What Is Elastic Demand?

Definition & Examples of Elastic Demand

Elastic demand definition

The Balance 

Elastic demand occurs when the price of a good or service has a big effect on consumers' demand. If the price goes down just a little, consumers will buy a lot more. If prices rise just a bit, they'll stop buying as much and wait for prices to return to normal.

Here's what you need to know about elastic demand, and how it compares to other forms of demand.

What Is Elastic Demand?

Price is one of the five determinants of demand, but it doesn't affect the demand for all goods and services equally. When price heavily affects demand, that good or service is said to have "elastic demand." The name comes from the way economists think about the demand for that good or service—it stretches easily, and a slight price change results in massive changes to demand.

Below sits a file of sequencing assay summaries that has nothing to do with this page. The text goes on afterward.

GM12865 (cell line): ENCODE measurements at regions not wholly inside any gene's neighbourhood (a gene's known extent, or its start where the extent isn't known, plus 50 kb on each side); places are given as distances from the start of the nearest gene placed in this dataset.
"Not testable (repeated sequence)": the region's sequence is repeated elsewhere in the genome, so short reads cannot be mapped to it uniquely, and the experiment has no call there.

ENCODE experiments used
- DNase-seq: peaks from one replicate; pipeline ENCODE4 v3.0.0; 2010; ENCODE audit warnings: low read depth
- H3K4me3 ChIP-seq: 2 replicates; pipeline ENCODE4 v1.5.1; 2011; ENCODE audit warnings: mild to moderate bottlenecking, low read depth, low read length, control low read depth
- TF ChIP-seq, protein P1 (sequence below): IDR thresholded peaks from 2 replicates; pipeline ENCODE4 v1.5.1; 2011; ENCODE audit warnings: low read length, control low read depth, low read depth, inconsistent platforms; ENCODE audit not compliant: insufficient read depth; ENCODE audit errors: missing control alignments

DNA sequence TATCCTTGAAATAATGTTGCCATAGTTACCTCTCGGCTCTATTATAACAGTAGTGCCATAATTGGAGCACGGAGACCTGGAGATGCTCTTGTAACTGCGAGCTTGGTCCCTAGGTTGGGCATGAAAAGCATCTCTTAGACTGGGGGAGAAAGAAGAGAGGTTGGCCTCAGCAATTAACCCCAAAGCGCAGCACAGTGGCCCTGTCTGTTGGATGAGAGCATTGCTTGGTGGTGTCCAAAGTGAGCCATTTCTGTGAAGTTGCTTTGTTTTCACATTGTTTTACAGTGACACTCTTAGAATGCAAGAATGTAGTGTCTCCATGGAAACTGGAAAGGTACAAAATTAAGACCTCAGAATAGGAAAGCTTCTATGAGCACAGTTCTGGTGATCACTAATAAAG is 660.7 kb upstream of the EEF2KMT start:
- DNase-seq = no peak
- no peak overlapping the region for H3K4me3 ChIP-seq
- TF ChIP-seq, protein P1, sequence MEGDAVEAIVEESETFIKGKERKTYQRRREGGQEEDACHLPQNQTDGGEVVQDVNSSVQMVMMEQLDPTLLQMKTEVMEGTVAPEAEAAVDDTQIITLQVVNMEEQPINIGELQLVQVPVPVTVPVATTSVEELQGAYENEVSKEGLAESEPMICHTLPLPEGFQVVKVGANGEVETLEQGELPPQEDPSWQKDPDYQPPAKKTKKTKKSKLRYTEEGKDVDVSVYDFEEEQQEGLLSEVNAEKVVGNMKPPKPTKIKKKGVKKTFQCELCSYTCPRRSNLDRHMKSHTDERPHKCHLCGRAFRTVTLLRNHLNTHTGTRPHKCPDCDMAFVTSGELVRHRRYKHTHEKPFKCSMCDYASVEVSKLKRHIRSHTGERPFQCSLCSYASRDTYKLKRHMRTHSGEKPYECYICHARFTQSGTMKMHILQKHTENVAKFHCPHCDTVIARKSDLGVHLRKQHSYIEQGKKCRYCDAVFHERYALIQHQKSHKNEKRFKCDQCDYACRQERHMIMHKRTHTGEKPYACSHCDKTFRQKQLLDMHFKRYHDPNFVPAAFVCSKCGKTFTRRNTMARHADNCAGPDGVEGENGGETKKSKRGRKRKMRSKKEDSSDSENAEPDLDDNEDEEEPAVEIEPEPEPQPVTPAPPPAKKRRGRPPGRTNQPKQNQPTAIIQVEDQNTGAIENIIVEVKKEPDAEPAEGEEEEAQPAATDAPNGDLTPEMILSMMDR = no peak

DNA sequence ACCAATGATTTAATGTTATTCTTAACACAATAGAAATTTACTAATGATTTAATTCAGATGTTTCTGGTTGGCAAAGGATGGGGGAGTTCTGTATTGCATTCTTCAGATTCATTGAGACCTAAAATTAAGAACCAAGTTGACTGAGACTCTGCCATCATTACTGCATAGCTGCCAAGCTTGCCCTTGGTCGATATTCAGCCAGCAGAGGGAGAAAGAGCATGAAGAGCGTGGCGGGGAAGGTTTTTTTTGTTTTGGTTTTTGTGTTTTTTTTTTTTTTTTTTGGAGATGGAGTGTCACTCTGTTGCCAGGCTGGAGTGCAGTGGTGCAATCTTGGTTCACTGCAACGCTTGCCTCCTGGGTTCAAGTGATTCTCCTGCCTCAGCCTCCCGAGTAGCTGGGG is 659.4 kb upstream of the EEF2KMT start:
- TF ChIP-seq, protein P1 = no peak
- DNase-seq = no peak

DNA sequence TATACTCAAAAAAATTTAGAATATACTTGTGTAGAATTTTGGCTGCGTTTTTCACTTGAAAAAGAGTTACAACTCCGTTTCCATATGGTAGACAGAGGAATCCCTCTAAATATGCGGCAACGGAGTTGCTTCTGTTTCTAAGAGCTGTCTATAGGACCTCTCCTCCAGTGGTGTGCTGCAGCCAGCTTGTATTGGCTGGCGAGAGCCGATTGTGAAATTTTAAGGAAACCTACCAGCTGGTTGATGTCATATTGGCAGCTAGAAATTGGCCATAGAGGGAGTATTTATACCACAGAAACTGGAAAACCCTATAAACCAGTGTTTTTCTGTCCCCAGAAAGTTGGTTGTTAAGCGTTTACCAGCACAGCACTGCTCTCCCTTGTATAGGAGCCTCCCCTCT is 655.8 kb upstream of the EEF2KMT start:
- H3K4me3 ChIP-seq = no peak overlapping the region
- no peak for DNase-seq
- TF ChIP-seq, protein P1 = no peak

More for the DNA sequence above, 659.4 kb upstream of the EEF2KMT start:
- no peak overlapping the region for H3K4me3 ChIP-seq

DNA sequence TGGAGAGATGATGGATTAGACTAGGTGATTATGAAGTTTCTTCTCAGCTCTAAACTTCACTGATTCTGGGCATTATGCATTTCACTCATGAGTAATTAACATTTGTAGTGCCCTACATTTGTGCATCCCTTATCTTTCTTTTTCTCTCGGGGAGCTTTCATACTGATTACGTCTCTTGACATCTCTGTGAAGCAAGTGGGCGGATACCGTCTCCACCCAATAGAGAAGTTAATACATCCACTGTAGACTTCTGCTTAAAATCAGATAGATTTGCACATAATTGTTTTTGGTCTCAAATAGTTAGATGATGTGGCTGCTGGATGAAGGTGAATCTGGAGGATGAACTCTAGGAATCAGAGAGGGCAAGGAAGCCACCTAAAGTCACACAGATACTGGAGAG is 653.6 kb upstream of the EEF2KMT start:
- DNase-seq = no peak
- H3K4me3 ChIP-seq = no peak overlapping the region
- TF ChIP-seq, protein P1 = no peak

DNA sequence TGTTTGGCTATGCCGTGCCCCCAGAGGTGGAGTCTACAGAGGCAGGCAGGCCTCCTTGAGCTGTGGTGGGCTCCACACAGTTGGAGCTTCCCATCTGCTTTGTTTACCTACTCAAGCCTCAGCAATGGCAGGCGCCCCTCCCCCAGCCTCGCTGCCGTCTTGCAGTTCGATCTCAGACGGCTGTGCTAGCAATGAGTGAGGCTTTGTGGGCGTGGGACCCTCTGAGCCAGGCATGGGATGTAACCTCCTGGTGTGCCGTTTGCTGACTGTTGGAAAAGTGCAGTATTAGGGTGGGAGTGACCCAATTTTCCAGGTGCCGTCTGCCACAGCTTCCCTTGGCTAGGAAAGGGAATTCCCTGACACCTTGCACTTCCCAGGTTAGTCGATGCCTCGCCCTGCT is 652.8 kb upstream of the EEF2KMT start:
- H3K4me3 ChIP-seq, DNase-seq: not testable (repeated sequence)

You can talk about elastic demand as a type of demand (when changes in demand outpace changes in price), or you can talk about elastic demand in terms of relativity (eg, this product's demand is more elastic than that product's).

How Does Elastic Demand Work?

The law of demand guides the relationship between price and the quantity bought. It states that the quantity purchased has an inverse relationship with price. When prices rise, people buy less. The elasticity of demand tells you how much the amount bought decreases when the price increases.

If a good or service has elastic demand, it means consumers will do a lot of comparison shopping. They do this when they aren't desperate to have it or they don't need it every day. They'll also comparison shop when there are a lot of other similar choices.

You can visualize this phenomenon with a demand curve graph. In an elastic demand scenario, the quantity demanded will change much more than the price. When price is on the y-axis and demand is on the x-axis, the elastic demand curve will look lower and flatter than other types of demand. The more elastic the demand is, the flatter the curve will be.

The demand curve—and any discussion about price elasticity—only shows how the quantity changes in response to price "ceteris paribus," a Latin phrase that means "all other things being equal." If one of the other determinants of demand changes, it will shift the entire demand curve.